Addressing the National Cathedrals Conference in Newcastle, the Rt Revd Graham Usher, Bishop of Norwich and the Church of England’s Lead Bishop for the Environment, said that cathedrals can show the way in making changes for achieving Net Zero carbon across the whole Church by 2030, with a route map due for a vote at General Synod in July.
Cathedrals have an impressive track record within the heritage sector, with Gloucester Cathedral becoming the first Grade 1 listed building to install photovoltaic panels in 2016.
Many others have followed suit with green adaptations including solar panels, replaced light fittings, draft exclusion and in some places re-designed precincts to give greater access to green space and a chance for biodiversity to thrive.
The host venue, Newcastle Cathedral, was praised for the installation of an air source heat pump as part of a major recent renovation.
However, with cathedrals currently responsible for around two per cent of the total Church of England carbon emissions, delegates from cathedrals across England were encouraged to identify more opportunities to meet the ambitious target set by General Synod in 2020.
Bishop Graham said: “You have a crucial part to play in caring for the web of creation and seeking justice for the world’s economically poorest people already adversely impacted by climate change.
“Every time we turn on our boiler or install a new kitchen, we are using the Earth’s resources, and we are called on to manage our buildings in ways that ensure we are not wasting these precious resources.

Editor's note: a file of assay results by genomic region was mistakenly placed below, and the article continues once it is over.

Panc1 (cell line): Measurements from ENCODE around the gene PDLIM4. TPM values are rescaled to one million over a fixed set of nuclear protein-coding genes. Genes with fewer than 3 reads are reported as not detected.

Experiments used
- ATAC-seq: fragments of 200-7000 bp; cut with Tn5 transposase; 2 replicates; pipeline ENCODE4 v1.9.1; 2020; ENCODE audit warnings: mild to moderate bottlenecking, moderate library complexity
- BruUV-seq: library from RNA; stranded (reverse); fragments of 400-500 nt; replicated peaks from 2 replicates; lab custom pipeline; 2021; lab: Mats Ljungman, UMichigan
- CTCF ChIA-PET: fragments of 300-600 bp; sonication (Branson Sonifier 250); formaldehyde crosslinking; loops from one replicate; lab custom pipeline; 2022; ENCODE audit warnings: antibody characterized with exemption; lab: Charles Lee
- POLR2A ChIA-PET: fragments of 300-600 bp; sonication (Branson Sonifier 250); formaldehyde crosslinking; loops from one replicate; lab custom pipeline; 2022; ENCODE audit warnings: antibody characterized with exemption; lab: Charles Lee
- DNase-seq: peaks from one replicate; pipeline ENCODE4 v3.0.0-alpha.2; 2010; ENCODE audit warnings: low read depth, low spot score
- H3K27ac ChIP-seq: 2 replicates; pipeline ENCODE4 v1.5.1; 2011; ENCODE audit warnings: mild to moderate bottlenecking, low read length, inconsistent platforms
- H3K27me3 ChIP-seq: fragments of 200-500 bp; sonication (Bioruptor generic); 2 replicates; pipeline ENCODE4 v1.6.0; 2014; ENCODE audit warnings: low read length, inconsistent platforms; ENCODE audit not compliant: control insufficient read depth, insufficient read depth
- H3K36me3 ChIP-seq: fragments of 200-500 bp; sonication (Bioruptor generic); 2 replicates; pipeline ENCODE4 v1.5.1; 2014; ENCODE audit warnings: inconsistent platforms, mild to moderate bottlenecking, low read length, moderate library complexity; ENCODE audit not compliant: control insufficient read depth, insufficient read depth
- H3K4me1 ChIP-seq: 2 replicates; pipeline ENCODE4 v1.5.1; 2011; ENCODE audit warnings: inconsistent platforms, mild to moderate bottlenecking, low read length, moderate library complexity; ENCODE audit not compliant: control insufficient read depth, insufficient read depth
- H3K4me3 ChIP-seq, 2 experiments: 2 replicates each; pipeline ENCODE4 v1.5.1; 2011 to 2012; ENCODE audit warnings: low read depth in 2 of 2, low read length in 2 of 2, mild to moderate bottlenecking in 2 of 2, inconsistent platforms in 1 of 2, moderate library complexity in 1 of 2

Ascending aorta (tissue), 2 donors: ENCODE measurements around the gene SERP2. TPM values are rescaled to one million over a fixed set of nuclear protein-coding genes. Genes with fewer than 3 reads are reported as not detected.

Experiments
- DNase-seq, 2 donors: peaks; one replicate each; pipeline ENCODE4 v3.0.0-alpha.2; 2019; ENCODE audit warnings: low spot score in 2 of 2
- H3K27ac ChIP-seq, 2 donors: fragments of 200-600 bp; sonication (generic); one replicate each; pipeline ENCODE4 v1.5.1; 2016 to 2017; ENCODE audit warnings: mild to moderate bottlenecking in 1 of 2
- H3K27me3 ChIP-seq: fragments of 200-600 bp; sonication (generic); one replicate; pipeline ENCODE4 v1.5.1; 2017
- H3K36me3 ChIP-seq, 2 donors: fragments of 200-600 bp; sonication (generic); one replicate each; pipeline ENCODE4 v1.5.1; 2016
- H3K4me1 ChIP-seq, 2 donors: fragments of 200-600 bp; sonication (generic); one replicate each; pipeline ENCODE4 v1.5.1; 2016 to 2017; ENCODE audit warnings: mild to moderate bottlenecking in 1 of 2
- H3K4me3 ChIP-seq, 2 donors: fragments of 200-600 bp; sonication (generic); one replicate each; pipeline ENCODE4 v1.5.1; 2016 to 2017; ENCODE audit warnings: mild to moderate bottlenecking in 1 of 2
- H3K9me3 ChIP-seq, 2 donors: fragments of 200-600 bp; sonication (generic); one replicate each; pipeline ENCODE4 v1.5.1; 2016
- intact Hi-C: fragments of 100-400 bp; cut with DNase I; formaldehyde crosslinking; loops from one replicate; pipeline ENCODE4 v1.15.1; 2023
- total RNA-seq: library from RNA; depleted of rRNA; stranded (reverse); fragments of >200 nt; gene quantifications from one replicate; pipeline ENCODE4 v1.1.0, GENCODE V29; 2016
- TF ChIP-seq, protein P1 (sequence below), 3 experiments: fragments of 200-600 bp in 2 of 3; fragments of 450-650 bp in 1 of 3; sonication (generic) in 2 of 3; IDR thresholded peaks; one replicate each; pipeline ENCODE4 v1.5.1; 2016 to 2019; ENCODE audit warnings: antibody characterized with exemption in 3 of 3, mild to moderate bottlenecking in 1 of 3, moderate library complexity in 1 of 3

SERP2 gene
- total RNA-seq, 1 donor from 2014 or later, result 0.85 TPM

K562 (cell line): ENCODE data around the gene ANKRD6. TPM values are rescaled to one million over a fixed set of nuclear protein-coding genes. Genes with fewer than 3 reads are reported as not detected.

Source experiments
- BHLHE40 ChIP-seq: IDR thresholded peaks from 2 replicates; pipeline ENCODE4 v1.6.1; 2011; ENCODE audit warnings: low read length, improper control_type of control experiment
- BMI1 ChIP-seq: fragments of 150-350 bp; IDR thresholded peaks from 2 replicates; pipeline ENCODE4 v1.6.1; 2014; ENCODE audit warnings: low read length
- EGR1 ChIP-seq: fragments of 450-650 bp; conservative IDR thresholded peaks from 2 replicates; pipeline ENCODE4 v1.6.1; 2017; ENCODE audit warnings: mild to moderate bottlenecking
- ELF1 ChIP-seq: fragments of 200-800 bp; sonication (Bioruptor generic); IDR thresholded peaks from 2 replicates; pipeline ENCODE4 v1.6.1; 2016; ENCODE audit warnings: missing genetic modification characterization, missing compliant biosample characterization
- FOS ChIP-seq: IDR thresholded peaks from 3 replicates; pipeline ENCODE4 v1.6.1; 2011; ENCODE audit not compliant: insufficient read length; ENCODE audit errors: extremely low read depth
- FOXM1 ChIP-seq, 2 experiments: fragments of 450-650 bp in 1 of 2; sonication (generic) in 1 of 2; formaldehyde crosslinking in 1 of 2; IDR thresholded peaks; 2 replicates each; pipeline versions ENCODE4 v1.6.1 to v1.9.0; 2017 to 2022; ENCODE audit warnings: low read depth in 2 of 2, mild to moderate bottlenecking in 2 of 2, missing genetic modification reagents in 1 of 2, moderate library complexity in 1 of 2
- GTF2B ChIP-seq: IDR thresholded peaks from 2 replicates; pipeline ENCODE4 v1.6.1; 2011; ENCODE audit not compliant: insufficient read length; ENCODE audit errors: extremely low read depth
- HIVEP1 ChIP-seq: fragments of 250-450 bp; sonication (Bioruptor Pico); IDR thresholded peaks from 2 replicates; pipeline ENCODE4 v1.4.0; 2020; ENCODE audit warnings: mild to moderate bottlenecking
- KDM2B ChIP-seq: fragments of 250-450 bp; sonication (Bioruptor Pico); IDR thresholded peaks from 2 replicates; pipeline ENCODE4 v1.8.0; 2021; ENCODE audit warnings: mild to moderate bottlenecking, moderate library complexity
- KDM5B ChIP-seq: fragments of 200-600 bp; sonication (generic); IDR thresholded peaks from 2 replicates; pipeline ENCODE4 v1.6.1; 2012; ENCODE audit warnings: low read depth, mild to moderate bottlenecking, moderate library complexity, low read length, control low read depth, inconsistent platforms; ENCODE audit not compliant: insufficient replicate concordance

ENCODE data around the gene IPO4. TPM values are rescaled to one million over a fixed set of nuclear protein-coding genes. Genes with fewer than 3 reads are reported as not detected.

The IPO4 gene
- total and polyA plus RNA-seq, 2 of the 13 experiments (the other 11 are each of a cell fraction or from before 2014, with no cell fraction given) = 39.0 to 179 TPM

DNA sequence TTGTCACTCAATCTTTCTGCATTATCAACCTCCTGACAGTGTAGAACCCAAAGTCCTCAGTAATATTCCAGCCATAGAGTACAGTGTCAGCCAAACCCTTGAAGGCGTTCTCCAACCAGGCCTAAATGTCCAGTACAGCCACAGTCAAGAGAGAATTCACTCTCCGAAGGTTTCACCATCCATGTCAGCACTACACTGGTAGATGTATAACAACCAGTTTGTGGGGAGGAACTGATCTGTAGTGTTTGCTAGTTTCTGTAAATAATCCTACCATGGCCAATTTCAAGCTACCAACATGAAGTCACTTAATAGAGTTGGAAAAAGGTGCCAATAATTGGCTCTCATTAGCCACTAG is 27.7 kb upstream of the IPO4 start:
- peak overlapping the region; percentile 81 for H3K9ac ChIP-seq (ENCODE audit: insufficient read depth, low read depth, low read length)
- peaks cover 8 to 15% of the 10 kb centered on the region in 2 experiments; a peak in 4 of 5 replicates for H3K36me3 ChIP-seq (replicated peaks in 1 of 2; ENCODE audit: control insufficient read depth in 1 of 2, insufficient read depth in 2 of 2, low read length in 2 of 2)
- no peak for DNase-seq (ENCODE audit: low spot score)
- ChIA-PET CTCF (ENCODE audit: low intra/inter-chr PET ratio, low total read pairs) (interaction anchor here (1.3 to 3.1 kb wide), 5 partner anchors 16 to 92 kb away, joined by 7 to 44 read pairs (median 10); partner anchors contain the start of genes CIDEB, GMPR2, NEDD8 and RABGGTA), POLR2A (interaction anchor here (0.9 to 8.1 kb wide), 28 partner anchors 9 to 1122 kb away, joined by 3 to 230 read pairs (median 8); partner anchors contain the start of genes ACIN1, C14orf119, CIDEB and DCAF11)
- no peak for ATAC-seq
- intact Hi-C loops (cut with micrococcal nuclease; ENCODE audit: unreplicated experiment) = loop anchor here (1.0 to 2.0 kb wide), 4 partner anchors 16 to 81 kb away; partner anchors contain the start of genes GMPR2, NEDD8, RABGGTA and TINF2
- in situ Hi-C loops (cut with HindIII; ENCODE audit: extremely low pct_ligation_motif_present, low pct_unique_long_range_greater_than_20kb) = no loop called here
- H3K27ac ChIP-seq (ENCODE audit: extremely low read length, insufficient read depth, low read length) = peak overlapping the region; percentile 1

“In the main, churches and cathedrals are currently heated by burning oil and gas, the very fossil fuels which are contributing to climate change.
“It is the role of all cathedral Fabric Advisory Committees, Diocesan Advisory Committees, and diocesan chancellors around the country, to look to how to change this as we strive to reach Net Zero.
“Installing a new gas boiler today means that you are committing to continuing to pump carbon into the atmosphere for the next 25 or so years.
“To reach net zero is going to be challenging and costly. The announcement this week of £190M of Church Commissioners’ funding over the next 9 years to support the 2030 target is an enormous encouragement. It now needs to be spent wisely so as to gain the greatest impact and the best sharing of good practice.”
Over two thirds of cathedrals are already part of the A Rocha ‘Eco Church’ programme with Salisbury Cathedral the first to win the ‘Gold’ award status. Bishop Graham said that he hoped the remaining cathedrals would sign up to the scheme.
The Church of England’s Route Map to Net Zero Carbon will be discussed at General Synod in July 2022 following a consultation which included all dioceses and cathedrals.